- Senator presses for assurances that new flood control projects for New Orleans won't harm coastal Mississippi.
Sen. Thad Cochran has introduced a series of amendments intended to ensure the safety of Mississippians from flooding or storm surge threats that might result from a new flood control proposal for Louisiana.
To various degrees, the three Cochran amendments to the Water Resources Development Act of 2013 (S.601 or WRDA) would force the Army Corps of Engineers to certify that that new flood control projects designed to protect the New Orleans region wouldn’t be harmful to coastal Mississippi.
Cochran authored the amendments in response to growing concerns in South Mississippi that the levee proposal along the East Land Bridge might protect New Orleans but pose significant storm surge and flooding threats along the Mississippi Gulf Coast during major storms.
“The people of Mississippi and Louisiana share a common history in terms of overcoming major disasters like hurricanes. My proposals create an opportunity for our two states to work toward a common purpose, namely more effective flood control along the Gulf Coast,” Cochran said.
“My amendments would ensure that Mississippi can be part of determining whether plans to better control storm surge damage around Lake Pontchartrain can be built without putting Mississippians in undue peril,” he said. “I look forward to working with my colleagues in the Senate to resolve this issue.”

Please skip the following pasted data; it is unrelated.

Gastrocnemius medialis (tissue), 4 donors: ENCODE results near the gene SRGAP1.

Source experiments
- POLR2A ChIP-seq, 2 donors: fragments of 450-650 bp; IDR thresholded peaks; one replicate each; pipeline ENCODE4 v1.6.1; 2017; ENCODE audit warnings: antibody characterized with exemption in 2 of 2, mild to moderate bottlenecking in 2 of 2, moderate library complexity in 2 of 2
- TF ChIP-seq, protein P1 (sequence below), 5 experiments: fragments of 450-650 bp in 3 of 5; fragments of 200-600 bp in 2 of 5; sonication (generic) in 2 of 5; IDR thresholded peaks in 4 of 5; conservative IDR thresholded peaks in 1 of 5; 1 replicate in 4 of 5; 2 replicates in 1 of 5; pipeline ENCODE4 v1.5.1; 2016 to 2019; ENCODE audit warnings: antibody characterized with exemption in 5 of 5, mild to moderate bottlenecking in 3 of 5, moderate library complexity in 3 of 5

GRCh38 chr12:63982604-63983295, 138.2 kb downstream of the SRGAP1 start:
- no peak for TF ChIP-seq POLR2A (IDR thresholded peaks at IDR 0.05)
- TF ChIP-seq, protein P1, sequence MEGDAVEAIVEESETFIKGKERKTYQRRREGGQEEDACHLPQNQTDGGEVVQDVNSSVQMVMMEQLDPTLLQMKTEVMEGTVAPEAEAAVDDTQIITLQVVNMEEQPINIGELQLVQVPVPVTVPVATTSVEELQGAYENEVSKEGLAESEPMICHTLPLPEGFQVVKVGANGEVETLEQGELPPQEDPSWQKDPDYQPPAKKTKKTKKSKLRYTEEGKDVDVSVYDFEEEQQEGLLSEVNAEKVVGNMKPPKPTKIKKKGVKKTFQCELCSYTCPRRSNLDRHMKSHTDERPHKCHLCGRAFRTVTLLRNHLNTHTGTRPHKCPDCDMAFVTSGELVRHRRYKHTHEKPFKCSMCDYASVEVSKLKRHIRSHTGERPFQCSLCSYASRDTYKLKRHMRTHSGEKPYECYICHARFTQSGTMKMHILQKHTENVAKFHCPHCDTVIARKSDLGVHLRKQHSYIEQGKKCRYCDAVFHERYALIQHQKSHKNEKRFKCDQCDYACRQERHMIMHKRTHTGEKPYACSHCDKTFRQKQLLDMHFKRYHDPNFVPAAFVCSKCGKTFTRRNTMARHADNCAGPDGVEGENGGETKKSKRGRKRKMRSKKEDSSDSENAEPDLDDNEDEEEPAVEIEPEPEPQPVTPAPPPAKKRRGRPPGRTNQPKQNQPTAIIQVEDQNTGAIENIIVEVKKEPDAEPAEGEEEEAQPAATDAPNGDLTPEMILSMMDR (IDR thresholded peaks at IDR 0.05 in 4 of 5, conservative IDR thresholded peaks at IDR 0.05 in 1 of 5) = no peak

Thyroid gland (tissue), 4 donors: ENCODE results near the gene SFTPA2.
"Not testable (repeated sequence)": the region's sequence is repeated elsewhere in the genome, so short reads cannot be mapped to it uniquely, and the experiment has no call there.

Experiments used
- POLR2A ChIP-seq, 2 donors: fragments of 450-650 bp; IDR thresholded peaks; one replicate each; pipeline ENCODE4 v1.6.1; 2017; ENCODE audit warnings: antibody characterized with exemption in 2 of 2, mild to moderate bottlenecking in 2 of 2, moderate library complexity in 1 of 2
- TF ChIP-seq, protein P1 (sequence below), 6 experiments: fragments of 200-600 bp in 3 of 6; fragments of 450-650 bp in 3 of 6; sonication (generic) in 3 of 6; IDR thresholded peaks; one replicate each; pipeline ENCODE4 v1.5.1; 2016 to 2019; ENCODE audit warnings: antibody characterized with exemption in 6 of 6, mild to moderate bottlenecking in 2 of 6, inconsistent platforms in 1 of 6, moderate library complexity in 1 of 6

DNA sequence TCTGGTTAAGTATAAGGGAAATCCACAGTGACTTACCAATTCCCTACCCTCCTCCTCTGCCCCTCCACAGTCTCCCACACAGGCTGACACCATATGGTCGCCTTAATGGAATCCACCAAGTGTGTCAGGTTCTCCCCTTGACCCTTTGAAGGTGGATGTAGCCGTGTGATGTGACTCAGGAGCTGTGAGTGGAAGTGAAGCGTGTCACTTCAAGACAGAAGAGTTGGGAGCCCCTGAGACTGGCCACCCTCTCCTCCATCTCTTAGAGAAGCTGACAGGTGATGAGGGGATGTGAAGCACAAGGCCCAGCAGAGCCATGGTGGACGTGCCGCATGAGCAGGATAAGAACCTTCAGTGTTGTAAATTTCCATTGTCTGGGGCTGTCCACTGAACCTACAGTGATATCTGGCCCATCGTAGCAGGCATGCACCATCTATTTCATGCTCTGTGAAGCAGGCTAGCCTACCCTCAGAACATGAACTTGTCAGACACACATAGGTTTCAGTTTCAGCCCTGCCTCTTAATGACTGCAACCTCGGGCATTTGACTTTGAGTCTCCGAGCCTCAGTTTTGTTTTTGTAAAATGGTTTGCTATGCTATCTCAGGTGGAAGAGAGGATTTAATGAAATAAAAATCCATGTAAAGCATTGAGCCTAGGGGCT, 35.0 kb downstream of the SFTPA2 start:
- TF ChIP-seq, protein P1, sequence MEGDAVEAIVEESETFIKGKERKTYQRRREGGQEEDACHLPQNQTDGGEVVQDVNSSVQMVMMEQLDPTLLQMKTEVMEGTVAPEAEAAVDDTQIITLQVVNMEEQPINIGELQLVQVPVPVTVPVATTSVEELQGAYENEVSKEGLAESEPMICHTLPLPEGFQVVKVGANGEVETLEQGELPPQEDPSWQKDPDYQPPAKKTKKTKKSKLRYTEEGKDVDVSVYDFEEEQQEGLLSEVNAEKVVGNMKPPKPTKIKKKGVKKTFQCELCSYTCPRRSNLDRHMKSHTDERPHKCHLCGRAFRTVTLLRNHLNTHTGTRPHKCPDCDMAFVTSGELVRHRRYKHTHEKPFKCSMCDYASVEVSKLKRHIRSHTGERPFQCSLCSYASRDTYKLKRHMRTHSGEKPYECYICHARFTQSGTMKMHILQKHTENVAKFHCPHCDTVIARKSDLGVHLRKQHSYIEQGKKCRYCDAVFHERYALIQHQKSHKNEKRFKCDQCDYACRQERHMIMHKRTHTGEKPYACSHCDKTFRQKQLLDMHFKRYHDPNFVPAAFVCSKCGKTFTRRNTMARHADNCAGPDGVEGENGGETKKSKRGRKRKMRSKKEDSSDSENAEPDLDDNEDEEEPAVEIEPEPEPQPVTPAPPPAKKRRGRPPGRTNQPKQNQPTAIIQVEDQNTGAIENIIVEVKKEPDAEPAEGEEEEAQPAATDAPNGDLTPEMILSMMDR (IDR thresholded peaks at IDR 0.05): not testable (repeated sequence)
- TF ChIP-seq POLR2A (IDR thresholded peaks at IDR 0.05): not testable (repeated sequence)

On May 6, the Senate began debate on reauthorizing WRDA, the federal law that authorizes Army Corps of Engineers water conservation and development projects throughout the country. S.601 currently includes language to authorize the Corps of Engineers to move forward with the study phase of the Louisiana levee proposal, which has been developed by the Southeast Louisiana Flood Protection Authority.
One Cochran amendment would prohibit the Army Corps of Engineers from proceeding with the East Land Bridge proposal without first receiving written certification from the governors of Mississippi and Louisiana that they have no objections to the project.
A second proposal would require the Corps to certify that the Louisiana project “will not increase, directly or indirectly, the flood risk of any property in a State other than the State of Louisiana.” The final amendment specifically states that nothing in S.601 “constitutes an authorization for the design or construction of the East Land Bridge Levee, New Orleans.”
Senate consideration of the WRDA reauthorization measure is expected to continue throughout this week.
On May 8, Cochran also addressed this issue with Assistant Secretary of the Army for Civil Works Jo-Ellen Darcy who testified before the Senate Energy and Water Development Appropriations Subcommittee. Cochran asked Darcy to verify or deny whether a 17-mile levee near the Louisiana-Mississippi border is being seriously considered by the Army Corps of Engineers.
“There are a lot of people in Mississippi who are concerned that the President’s budget request includes this project that looks like it would divert water from the Louisiana coastal area to the Mississippi Gulf Coast area,” Cochran said.